Working towards a broader understanding of information provision by agencies responding to crisis situations, the aim of this paper is to examine mandated information provision on the part of law enforcement to survivors of intimate partner violence at the scene of an emergency response.
The authors conducted a detailed content analysis of 1,851 documents supplied by local law enforcement agencies from 755 US cities. A 29‐element coding framework was developed to identify five key content areas of information: the nature of abuse, survivor norms, police information, legal options, and community resources.
The best represented content areas related to police information, legal options, and community resources. Information on the nature of abuse and survivor hood was dramatically less well represented. Law enforcement understandably privileges that information which involves immediate, concrete action and within which the officer may have a responsibility (for example, to obtain a temporary restraining order). Correlations between city size and the presence of information elements were minimal, while several significant correlations based on region were noted.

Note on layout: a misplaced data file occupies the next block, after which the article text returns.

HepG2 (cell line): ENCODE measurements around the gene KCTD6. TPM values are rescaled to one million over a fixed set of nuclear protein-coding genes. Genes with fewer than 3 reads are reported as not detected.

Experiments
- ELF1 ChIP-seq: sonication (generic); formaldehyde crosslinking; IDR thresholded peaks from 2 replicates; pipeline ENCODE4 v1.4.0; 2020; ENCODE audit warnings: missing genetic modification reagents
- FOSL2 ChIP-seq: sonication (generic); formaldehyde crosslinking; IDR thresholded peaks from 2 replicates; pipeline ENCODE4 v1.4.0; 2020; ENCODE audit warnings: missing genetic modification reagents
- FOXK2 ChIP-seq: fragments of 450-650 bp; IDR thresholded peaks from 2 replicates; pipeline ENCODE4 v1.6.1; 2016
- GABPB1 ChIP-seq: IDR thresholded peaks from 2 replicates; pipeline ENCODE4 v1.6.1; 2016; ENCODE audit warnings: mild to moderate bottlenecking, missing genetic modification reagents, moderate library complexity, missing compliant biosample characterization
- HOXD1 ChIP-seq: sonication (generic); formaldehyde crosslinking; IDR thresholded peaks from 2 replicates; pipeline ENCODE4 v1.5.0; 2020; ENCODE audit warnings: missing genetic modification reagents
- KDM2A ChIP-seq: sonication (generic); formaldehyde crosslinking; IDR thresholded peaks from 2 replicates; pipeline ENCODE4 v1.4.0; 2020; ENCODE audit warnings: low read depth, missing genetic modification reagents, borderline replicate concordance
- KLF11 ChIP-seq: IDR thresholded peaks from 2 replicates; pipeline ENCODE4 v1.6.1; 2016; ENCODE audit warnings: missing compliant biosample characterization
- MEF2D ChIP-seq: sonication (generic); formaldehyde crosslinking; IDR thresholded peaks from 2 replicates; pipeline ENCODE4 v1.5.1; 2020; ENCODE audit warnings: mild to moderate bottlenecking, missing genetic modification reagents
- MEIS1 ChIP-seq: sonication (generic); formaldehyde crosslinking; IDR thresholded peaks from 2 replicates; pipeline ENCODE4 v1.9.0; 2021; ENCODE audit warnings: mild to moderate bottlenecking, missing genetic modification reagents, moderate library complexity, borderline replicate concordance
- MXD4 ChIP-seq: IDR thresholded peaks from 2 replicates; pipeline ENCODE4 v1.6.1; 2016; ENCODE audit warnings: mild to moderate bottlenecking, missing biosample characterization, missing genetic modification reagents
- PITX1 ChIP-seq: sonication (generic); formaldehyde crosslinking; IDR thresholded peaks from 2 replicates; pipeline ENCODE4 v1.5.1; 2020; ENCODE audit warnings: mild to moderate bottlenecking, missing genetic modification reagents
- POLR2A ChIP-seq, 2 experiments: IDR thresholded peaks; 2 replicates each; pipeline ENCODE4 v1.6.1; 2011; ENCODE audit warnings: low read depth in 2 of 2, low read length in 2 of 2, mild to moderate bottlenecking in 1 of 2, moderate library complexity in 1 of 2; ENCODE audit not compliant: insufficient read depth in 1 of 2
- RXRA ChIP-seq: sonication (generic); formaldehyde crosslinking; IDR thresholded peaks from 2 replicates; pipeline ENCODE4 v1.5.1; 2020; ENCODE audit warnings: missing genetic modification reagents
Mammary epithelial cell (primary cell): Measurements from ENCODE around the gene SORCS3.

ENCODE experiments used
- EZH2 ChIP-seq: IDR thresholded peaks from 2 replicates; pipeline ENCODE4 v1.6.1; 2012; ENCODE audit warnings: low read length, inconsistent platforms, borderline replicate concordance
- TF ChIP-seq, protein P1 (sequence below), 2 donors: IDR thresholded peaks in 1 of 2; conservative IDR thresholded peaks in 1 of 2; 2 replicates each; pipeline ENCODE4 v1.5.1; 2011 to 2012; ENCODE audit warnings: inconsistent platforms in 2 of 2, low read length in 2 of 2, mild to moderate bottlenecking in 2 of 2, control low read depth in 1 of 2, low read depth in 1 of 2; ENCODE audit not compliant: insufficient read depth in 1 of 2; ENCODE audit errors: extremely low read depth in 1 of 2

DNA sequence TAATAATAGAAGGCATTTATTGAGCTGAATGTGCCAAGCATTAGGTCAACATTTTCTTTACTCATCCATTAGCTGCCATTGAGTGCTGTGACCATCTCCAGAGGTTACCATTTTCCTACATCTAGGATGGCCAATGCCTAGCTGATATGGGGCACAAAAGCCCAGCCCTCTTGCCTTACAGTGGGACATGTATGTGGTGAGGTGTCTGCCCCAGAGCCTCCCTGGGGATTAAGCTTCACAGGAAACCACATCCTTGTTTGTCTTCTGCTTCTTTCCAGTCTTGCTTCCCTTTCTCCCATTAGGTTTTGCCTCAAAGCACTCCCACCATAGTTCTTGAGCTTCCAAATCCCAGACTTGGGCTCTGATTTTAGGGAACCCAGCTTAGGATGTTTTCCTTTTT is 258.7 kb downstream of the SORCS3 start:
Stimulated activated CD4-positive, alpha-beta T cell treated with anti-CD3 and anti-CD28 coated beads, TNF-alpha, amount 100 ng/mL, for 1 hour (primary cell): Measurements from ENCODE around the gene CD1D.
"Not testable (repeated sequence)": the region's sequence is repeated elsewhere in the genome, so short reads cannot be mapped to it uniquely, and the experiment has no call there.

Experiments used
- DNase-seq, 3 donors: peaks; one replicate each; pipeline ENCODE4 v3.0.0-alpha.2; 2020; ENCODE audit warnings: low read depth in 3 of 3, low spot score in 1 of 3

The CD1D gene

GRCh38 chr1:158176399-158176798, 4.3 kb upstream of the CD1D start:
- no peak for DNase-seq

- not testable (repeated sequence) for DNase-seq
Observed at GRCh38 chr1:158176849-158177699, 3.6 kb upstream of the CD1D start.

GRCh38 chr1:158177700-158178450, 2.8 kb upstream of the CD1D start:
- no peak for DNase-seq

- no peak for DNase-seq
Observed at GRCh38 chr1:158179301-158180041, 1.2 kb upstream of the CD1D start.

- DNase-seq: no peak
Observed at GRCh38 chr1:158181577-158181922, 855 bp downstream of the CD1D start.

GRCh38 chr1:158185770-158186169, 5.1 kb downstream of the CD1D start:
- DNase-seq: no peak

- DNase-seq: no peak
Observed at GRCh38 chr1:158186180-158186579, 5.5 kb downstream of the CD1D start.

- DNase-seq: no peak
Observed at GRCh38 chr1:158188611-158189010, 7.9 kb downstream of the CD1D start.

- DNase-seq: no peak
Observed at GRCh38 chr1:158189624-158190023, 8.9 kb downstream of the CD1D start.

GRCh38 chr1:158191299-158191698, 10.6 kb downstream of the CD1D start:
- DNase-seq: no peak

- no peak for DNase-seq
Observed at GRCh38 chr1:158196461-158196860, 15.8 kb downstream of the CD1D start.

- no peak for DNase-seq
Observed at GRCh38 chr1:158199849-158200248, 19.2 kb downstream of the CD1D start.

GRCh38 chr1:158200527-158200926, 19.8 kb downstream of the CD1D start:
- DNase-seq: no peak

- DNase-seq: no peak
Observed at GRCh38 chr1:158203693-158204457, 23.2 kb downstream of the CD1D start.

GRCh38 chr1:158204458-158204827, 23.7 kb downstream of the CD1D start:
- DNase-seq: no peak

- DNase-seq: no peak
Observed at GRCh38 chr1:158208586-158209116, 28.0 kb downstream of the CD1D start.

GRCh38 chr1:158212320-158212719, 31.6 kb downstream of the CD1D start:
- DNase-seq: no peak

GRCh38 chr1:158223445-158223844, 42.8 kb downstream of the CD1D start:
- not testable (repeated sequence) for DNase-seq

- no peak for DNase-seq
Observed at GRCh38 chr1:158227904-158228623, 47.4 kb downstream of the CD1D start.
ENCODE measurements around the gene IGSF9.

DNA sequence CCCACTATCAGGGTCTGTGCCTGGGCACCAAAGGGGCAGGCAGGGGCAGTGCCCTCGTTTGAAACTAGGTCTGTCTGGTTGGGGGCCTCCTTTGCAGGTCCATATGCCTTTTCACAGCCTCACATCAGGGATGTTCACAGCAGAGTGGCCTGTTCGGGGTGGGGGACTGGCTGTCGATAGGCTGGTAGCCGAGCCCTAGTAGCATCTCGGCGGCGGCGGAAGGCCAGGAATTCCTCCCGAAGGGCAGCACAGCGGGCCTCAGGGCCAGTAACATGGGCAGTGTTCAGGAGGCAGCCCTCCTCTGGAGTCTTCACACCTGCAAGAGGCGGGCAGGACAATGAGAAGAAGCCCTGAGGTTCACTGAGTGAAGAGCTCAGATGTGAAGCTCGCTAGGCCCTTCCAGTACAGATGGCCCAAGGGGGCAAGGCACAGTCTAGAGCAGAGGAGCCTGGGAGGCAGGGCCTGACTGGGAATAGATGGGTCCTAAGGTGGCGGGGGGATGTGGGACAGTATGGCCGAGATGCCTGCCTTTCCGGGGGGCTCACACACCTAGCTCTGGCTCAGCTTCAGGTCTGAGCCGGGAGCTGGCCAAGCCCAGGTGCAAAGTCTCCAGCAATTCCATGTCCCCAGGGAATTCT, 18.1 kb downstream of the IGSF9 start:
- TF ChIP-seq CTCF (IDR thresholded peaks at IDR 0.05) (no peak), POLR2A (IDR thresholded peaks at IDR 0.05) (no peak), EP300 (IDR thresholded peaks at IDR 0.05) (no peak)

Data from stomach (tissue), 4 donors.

This is the first nationwide study of the information that police are required to provide to survivors of intimate partner violence. Understanding the features of this seldom‐discussed yet vital interaction can help IS professionals support practices and protocols of other agencies responding to crisis situations who may be struggling with minimal preparation for information interactions.
Finn, J., Westbrook, L., Chen, T. and Mensah, P. (2011), "Unprepared for information interactions: abuse survivors and police", Journal of Documentation, Vol. 67 No. 6, pp. 933-957. https://doi.org/10.1108/00220411111183537Download as .RIS
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